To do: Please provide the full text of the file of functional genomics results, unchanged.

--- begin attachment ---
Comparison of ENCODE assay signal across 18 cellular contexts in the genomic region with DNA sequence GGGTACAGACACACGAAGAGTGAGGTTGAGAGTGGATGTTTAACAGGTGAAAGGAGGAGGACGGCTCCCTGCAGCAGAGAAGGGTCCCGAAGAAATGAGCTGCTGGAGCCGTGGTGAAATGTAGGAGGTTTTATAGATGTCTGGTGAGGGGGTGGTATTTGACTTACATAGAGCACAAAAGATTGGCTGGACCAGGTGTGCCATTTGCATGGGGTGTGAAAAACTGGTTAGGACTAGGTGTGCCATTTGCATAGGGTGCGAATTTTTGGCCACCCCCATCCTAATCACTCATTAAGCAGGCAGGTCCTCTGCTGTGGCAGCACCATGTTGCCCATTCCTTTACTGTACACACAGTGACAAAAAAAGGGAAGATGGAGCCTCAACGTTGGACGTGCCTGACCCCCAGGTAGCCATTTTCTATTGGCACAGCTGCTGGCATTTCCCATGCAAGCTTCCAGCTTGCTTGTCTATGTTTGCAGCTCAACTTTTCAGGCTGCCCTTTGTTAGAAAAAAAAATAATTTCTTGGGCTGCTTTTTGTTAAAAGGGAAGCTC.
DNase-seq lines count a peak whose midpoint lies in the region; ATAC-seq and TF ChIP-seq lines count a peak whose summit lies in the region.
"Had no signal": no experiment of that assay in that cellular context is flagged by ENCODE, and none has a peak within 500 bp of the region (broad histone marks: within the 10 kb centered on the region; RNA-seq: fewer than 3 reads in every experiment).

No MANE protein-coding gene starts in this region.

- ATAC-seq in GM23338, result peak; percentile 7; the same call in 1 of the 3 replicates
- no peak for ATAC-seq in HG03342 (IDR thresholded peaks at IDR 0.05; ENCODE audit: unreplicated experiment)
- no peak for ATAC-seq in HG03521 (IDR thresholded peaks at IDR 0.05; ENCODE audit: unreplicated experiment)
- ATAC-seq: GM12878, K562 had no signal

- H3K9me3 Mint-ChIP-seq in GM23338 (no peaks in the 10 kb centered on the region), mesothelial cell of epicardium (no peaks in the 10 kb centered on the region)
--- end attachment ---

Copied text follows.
Comparison of ENCODE assay signal across 18 cellular contexts in the genomic region with DNA sequence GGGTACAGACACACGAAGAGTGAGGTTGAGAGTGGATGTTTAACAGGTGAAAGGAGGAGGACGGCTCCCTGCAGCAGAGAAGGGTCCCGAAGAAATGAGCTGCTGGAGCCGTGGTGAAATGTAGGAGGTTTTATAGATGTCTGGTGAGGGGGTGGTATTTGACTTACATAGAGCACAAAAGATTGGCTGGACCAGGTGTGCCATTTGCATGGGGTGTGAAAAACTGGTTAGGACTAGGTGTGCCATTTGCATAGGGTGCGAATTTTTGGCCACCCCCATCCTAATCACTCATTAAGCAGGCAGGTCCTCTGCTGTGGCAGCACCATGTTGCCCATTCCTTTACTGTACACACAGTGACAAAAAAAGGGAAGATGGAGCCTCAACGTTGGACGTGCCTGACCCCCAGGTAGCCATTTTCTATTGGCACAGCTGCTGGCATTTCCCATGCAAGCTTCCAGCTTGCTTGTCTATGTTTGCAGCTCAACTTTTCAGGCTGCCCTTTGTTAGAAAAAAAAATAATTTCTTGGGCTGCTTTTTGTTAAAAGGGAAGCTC.
DNase-seq lines count a peak whose midpoint lies in the region; ATAC-seq and TF ChIP-seq lines count a peak whose summit lies in the region.
"Had no signal": no experiment of that assay in that cellular context is flagged by ENCODE, and none has a peak within 500 bp of the region (broad histone marks: within the 10 kb centered on the region; RNA-seq: fewer than 3 reads in every experiment).

No MANE protein-coding gene starts in this region.

- ATAC-seq in GM23338, result peak; percentile 7; the same call in 1 of the 3 replicates
- no peak for ATAC-seq in HG03342 (IDR thresholded peaks at IDR 0.05; ENCODE audit: unreplicated experiment)
- no peak for ATAC-seq in HG03521 (IDR thresholded peaks at IDR 0.05; ENCODE audit: unreplicated experiment)
- ATAC-seq: GM12878, K562 had no signal

- H3K9me3 Mint-ChIP-seq in GM23338 (no peaks in the 10 kb centered on the region), mesothelial cell of epicardium (no peaks in the 10 kb centered on the region)